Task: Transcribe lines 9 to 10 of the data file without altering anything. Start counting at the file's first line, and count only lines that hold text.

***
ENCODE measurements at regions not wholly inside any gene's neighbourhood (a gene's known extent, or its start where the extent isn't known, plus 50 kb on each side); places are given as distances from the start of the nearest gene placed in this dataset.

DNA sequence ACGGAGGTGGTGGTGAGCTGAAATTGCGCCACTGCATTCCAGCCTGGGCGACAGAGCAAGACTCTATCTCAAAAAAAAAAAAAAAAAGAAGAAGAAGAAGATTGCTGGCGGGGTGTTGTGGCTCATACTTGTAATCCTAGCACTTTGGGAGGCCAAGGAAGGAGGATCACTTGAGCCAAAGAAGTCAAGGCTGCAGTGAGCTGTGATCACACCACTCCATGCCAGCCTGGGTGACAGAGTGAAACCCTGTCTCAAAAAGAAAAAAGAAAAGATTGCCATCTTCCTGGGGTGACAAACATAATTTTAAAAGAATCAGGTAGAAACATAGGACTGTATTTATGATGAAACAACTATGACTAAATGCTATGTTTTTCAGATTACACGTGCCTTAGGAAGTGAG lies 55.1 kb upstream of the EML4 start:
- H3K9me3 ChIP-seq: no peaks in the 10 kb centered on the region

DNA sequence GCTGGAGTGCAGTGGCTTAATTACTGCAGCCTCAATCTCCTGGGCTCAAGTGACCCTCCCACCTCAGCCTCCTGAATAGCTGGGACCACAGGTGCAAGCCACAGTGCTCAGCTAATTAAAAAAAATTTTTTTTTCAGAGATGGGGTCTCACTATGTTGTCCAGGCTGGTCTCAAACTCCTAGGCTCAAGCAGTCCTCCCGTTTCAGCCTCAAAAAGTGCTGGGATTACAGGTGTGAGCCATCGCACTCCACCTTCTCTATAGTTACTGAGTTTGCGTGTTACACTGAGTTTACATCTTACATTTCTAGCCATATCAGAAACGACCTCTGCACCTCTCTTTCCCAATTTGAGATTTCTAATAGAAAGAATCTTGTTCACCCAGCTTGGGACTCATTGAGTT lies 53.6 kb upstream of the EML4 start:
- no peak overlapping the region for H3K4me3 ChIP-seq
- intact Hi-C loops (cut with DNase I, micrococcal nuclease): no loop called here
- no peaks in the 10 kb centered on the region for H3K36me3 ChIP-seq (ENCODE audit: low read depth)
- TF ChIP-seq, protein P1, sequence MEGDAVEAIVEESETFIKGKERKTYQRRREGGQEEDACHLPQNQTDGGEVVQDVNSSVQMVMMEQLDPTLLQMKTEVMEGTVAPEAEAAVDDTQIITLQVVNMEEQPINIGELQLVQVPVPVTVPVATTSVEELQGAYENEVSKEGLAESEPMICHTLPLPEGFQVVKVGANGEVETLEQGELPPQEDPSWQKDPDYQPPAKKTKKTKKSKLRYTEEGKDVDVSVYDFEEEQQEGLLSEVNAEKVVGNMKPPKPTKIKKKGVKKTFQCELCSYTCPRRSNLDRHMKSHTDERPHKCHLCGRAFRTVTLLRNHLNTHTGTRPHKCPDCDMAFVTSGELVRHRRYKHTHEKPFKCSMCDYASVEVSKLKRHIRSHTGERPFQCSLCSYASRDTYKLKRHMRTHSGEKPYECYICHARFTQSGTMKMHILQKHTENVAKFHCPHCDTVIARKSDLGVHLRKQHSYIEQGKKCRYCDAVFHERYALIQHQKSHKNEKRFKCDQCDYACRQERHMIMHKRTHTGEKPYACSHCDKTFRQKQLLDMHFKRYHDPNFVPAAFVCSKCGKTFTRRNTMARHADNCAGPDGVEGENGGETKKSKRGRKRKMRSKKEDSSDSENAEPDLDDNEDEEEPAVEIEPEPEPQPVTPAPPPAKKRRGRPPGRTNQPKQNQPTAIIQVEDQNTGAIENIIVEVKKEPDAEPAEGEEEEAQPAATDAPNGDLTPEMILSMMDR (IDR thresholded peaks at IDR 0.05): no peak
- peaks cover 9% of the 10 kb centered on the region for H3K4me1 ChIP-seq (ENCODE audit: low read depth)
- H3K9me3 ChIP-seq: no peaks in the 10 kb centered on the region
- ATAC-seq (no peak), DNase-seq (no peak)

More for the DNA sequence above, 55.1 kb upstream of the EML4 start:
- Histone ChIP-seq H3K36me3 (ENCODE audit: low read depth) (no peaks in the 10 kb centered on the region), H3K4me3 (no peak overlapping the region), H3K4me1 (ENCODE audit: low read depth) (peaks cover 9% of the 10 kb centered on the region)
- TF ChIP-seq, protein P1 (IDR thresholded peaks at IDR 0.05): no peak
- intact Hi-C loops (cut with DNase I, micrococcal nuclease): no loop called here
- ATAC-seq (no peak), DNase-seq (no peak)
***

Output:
- peaks cover 9% of the 10 kb centered on the region for H3K4me1 ChIP-seq (ENCODE audit: low read depth)
- H3K9me3 ChIP-seq: no peaks in the 10 kb centered on the region